am 5. September 1999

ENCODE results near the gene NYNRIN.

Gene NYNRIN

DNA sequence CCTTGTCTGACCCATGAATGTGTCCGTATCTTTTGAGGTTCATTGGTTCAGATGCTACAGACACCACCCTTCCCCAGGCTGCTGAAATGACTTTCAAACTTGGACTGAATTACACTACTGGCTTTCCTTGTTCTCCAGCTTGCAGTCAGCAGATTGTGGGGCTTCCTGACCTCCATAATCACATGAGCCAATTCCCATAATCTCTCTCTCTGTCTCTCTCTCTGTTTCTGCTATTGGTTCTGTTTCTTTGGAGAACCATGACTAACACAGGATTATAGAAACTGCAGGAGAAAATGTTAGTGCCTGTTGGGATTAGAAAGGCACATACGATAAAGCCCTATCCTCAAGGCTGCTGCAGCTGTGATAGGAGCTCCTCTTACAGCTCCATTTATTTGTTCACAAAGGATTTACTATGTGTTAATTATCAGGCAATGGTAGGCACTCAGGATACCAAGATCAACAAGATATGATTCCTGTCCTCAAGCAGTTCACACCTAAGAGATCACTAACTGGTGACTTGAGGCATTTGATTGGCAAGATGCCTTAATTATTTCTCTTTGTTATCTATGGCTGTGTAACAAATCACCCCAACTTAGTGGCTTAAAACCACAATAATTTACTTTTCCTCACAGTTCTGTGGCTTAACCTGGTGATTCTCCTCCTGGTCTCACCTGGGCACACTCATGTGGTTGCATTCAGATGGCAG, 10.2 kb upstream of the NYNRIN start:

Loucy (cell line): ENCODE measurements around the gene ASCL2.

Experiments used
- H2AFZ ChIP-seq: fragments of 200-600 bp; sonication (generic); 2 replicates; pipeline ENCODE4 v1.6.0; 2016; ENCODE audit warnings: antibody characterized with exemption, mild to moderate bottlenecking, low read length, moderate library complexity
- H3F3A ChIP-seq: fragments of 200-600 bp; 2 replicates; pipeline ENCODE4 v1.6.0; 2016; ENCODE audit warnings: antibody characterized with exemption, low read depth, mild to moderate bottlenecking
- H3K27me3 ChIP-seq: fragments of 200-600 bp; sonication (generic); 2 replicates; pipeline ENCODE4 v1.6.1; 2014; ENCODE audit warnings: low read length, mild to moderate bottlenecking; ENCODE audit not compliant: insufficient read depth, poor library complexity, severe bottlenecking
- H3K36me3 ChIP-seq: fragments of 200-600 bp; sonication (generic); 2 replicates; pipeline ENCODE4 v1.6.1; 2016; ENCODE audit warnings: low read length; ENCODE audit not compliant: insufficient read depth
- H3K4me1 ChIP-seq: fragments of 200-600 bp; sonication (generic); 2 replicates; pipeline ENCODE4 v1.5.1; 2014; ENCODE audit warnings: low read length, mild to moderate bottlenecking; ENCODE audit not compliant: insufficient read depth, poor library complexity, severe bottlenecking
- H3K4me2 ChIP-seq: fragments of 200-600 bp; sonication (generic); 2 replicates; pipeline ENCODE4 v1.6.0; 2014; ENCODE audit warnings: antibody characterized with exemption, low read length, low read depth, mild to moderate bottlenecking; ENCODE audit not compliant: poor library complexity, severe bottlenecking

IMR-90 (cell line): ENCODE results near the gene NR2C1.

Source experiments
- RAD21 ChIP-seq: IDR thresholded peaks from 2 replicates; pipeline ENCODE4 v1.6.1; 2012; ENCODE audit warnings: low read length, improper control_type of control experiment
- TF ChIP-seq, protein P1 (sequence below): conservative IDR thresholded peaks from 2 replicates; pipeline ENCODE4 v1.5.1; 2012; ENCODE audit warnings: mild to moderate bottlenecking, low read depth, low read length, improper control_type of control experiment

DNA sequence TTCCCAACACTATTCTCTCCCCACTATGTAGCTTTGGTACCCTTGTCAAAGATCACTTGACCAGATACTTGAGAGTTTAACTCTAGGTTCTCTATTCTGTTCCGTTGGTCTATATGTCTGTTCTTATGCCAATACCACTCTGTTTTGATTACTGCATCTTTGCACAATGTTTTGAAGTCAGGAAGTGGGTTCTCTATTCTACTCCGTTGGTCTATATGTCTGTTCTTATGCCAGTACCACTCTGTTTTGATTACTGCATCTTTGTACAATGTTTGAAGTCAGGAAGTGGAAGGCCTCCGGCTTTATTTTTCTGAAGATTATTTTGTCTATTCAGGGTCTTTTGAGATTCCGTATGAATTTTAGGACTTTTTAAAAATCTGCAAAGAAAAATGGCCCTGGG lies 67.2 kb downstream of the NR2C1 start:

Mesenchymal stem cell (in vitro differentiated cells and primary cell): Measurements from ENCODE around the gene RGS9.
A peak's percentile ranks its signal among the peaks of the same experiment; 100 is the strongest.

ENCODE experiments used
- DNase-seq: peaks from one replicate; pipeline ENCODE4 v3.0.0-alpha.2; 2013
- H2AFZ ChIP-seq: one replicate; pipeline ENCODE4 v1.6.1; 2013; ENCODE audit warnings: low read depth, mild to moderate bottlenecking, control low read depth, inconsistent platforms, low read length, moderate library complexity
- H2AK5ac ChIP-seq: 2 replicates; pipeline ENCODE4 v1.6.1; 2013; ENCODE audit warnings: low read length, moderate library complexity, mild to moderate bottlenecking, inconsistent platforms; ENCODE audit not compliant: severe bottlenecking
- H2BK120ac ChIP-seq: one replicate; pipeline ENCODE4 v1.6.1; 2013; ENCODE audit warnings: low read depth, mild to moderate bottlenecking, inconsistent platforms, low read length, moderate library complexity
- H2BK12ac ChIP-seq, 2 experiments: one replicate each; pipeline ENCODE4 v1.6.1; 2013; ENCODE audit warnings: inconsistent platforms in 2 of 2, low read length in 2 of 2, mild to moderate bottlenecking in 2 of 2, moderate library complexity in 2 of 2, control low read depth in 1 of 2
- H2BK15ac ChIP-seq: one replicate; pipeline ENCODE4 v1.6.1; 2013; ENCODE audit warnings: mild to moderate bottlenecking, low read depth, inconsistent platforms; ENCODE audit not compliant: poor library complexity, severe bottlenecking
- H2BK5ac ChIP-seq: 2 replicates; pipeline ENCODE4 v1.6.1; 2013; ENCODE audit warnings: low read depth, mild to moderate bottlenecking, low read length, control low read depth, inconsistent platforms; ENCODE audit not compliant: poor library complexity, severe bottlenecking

After reading Tony Judt's relentless ripping apart of Jean-Paul Sartre, Simone de Beauvoir and other post-war French intellectual fellow-travelers, one might be forgiven for wondering whether the author actually likes France. I am sure he does; it is just the unbelievable pig-headedness and irresponsibility of some of France's most acclaimed "thinkers" in the 1940s and 1950s that he cannot stand. The question that nags at the reader as he progresses through this book is: Just why did anyone take Sartre and co. seriously? Tony Judt not only has the answer, he issues a very pertinent warning about the current French fashion for deriding the intellectual perversions of the immediate post-war era. Putting it bluntly, a certain type of bone-headed universalism and a penchant for meaningless abstract riddles that seem peculiar to French intellectuals have by no means disappeared.